Fighting broke out in Kansas in Dec. 1855 between the pro-slavery settlers from Missouri and the abolitionist settlers in Kansas. The bloody violence there, which later extended to the border joining Missouri and Kansas, caused some counties be become almost empty of settlers and may have influenced Martin’s decision to move farther away from the border. During the Civil War many farms and homes of civilians in southern Missouri were destroyed by Union forces and by pro-southern bushwhackers.

Martin was probably in Christian Co, Mo (just south of Springfield, not far from his son, Squire) in 1856, as this story from the Turnbo Manuscripts suggests:

"The following was told me by Mrs. Sarah (Tripp) Davis, daughter of Thomas Tripp who was an early settler in Christian County, Mo.  In telling the story Mrs. Davis said that one day In 1856 her father and Martin Willard while hunting together on Barbers Creek, a tributary of Swan Creek, they come up on two bucks locked together by their horns. One was dead and its flesh had almost wasted away. The other was very weak yet he had strength enough to drag the remains of his dead enemy inch by inch over the stony ground. From his appearance his life would not have lasted more than a day or two longer. Father shot the buck and the men took off its hide. Then both men made an effort to separate the heads by pulling them in opposite directions but their work was a failure. They did not take the heads home but left the carcass in the woods except the hide of the one they killed."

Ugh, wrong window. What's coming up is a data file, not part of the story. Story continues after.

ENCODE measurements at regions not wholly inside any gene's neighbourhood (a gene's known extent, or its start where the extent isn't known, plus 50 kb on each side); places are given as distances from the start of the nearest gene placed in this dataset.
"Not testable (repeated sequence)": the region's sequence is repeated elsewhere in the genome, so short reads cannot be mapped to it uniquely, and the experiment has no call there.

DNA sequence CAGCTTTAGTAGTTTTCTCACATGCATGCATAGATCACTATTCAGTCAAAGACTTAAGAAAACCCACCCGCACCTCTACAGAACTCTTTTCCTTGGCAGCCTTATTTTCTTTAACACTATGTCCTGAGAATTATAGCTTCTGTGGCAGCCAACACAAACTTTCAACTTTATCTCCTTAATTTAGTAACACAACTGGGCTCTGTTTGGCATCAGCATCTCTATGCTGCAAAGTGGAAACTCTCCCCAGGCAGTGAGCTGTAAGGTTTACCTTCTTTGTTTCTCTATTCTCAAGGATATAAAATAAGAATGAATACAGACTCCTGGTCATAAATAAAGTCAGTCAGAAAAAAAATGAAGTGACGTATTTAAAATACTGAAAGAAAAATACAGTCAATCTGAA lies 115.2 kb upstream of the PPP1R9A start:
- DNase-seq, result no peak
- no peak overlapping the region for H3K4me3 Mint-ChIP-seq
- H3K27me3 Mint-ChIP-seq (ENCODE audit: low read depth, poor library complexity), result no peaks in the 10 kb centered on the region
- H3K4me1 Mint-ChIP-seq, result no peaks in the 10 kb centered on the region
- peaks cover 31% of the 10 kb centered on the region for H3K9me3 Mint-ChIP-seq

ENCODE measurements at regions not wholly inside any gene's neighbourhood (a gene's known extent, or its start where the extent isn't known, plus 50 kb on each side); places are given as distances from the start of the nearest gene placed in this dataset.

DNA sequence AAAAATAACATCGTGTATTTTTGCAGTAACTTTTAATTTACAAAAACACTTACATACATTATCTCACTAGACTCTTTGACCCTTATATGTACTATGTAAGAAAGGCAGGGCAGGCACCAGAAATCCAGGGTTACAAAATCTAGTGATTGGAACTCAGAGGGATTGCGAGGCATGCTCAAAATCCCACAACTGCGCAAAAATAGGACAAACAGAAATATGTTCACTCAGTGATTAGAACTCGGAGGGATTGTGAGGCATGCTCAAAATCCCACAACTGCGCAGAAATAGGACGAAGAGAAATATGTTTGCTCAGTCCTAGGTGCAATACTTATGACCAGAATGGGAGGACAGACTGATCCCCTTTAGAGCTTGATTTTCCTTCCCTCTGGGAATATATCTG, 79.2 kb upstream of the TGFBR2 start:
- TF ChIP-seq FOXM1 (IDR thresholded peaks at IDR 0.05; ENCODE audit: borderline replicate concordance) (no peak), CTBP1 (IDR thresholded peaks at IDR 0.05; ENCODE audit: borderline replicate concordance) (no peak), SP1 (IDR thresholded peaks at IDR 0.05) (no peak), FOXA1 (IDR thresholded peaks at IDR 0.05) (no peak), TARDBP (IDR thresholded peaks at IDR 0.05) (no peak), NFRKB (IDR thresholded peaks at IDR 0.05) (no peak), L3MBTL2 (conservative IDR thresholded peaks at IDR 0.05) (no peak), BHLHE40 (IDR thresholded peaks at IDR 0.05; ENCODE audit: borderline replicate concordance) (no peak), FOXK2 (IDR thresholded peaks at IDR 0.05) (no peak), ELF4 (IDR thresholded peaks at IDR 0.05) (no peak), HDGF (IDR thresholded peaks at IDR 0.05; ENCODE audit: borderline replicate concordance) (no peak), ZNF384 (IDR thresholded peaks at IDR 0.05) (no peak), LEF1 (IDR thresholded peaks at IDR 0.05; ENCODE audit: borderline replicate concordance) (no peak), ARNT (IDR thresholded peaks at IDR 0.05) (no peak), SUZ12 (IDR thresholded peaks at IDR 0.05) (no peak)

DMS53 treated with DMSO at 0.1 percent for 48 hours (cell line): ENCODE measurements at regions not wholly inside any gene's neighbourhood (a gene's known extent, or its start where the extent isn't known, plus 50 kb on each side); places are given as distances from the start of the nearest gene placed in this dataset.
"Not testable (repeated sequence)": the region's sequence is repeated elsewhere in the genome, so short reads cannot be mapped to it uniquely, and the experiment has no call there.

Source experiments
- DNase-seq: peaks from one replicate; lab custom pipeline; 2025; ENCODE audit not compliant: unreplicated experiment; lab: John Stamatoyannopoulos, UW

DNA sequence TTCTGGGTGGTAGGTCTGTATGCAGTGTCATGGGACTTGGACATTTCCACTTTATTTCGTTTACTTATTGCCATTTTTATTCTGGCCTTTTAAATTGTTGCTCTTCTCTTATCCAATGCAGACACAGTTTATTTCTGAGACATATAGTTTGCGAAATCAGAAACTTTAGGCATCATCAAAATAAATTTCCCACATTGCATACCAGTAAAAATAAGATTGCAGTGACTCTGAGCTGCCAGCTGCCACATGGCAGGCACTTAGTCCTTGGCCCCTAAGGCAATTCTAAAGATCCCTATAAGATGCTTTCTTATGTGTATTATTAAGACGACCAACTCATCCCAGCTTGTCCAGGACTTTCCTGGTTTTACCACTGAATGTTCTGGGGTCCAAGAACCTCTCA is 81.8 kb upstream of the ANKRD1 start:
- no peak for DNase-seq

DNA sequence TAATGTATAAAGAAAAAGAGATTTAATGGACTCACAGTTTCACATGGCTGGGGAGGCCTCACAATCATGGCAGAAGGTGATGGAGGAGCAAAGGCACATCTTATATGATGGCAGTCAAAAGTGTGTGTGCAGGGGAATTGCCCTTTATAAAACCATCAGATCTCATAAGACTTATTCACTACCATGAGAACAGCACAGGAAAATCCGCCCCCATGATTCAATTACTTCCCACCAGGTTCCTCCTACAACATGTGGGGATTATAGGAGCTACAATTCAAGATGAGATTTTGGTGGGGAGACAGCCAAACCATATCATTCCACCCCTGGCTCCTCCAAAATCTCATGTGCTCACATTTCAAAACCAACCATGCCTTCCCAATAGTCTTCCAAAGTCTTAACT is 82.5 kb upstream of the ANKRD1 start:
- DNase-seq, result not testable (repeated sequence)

In the mid 1850’s Martin’s son John moved to Oregon County in south-central Missouri. Martin had been there years before and knew the area. His brother, James Willard moved there in 1855 from Illinois because James’ wife’s brothers had moved there. So, by 1860, Martin had settled for good in Highland township of Oregon County (between Rover and Thomasville) and bought 80 acres of land (on Hwy 160) on Aug 1, 1860. Description: 5th PM, Twp 24N, Rng 6W, sec 13, SW1/4SE1/4

Below right is a plat of Highland township, Oregon County Missouri, Township 24N.

Martin bought land in section 13. His son, John had land in section 26.

John’s son, Joseph owned land in section 36. Albert also owned land in section 36.

Martin and Mary (Lindsey) Willard had 7 children:

1. Squire (1824-1912),

2. William Henry (b 1829- d ca1864),

3. Elizabeth Jane (b ca1830- d bef 1860, m Foster),

4. Nathan (b ca1838- d ?),

5. John (1839-1912),

6. Martin (b 1843- d bef 1860),

7. Mary Ann “Polly” (1848-1928, m Lowe).

Squire moved to the Springfield area and was a Union supporter in the Civil War,

while his brother John, was a Confederate Solider.

William and Elizabeth had children and died fairly young.

Nathan and Martin died young.

Only John and Polly stayed in Oregon County, MO.  They are the only 2 who directly

affected the Albert Willard family—John was Albert’s grandfather and Polly was

Albert’s great aunt.

Martin & Mary’s marriage license

This painting, "The Jolly Flatboatmen" (by George Caleb Bingham, 1846) would have been a familiar scene to Martin.

Martin’s son, William Henry and his wife, Mary

For more click the “Wm. Henry” link on the site map below

Martin’s daughter, Mary Ann “Polly” and her husband, Nathan Lowe

Martin’s son, Squire

For more click the “Squire” link on the site map

Willard Site map: Willard lineJames - Martin - Squire - Wm. HenryJohn - David - Joseph - home

Martin’s son, John and his wife, Sarah

For more click the “John” link on the site map

Martin’s land: sec 13, SW1/4 SE1/4

1-Henry Willard line -  2-James - 2-Martin - 3-Squire - 3-Wm. Henry -  3-John - 4-David - 4-Joseph - 5-Albert - 5-Gertrudehome